Isn't it wonderful to be a woman?

Today – March 8 – is International Women's Day. The holiday's history flows from a spirit of activism.  In 1910, German activist Clara Zetkin proposed that the public dedicate the day to considering the political demands of women.  Since 1910, in Germany, the U.S., and around the world, much has changed for women.  Women demanded suffrage – and they got it.  This is true for nearly every country where men are allowed to vote.  One notable exception is Saudi Arabia.

Women fought for and won other important political battles in the 20th Century.  In many parts of the world, property rights and access to education and work improved.  Some of those fights continue today, and sadly women continue to face oppressive and sexist legal systems overseas.  At IWF, we call this "The Real War on Women."  Too many left-leaning American "feminists" have become distracted from the international plight of women and focus instead of lobbying for bigger government and downright intrusion into the lives of successful, self-sufficient women here at home.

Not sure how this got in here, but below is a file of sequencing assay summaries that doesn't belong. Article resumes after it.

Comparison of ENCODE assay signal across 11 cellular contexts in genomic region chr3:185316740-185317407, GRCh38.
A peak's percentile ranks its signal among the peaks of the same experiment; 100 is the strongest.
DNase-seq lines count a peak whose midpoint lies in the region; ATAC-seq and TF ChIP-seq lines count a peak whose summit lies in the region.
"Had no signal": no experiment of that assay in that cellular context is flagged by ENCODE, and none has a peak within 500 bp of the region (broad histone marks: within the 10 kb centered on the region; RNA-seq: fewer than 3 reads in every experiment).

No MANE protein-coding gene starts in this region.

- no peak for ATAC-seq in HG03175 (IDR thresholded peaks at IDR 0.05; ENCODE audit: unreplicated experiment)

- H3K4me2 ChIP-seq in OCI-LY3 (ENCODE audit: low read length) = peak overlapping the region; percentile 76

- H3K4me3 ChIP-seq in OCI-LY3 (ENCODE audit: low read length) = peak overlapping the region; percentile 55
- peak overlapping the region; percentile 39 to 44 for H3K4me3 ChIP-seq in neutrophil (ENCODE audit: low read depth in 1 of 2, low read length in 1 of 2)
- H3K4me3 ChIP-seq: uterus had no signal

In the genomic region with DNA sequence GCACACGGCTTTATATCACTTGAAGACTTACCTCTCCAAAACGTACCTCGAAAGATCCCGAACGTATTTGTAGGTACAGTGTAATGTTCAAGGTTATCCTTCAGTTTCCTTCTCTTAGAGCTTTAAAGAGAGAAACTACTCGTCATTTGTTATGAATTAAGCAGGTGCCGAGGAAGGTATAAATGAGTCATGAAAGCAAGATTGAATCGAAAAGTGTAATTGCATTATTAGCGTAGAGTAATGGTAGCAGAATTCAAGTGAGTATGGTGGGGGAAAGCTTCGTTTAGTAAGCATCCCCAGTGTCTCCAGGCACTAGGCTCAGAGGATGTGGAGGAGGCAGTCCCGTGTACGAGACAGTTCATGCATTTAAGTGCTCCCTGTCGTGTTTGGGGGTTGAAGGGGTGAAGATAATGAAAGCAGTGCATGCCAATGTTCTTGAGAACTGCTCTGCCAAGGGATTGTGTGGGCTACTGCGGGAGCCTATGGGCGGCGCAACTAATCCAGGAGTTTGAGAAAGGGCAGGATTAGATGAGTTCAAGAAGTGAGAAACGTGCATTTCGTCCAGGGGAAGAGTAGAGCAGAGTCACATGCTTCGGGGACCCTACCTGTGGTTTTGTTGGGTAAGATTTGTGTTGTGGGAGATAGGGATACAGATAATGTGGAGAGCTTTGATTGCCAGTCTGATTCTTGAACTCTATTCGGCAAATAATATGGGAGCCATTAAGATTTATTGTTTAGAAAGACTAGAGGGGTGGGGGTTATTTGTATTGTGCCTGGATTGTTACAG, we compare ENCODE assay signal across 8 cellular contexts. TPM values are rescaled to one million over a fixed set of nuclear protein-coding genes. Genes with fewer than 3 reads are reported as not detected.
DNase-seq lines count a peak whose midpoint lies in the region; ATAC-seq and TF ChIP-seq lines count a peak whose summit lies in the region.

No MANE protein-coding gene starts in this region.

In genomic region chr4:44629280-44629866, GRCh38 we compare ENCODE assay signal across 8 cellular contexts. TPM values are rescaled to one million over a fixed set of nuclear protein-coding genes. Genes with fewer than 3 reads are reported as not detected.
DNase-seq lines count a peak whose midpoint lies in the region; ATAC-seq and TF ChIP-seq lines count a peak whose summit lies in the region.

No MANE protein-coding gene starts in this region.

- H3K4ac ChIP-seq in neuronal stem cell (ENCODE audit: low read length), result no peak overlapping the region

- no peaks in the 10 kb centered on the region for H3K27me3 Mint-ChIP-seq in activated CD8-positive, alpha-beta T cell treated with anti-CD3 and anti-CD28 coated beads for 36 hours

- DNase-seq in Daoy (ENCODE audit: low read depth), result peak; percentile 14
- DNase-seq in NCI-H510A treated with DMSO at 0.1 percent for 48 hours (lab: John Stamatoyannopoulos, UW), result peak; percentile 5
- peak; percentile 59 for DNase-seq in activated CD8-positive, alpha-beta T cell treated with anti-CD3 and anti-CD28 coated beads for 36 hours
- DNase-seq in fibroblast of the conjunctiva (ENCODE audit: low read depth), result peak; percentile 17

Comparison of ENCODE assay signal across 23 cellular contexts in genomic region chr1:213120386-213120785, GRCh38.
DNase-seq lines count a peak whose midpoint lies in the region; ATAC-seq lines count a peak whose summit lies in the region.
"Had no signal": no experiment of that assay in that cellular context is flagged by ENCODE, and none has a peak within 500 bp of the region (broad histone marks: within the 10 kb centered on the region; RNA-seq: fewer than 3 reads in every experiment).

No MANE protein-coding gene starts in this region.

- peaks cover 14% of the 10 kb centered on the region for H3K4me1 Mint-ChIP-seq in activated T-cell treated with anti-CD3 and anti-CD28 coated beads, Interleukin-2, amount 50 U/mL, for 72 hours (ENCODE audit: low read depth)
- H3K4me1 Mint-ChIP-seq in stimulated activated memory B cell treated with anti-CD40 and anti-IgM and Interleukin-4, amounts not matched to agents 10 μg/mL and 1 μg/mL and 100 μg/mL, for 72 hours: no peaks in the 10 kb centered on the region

In doing this, they actually promote dependence for women (and men).  In their effort to reduce the importance of the family unit (which, perhaps they view as oppressive to women), they've only replaced dependence on a husband or father with dependence on Uncle Sam.  That doesn't offer women a lot of hope for controlling their own destiny.

That's why, at IWF, we constantly offer public policy solutions that put women – as individuals – in the driver's seat of their lives.  Who should decide what kind of compensation you get at work?  You should.  Who should decide what kind of health insurance you buy?  You should.  Who should decide where your kids go to school?  You should.  Who should decide how you run your new start-up business?  You should.

We even feature a series of "modern feminists" in the U.S. who support true equality and independence for women – including independence from government.

The truth is, women hold a valuable, honored place in American society.  That's why we have some cultural traditions like allowing women first off the elevator and opening doors for women.  I don't see these things as infantilizing; I see them as an expression of respect and honor. 

At IWF, we simply want each woman to have the freedom to pursue happiness as she sees fit.  We know questions about work, family, dating, traditions, religion, sex, and politics are going to inspire a myriad of different responses from the beautifully diverse American population.  We celebrate these differences and advocate simply that the government get out of our way.  

True feminists should focus their energies on protecting the basic rights to life and liberty for women in the U.S. and abroad.  

Happy International Women's Day!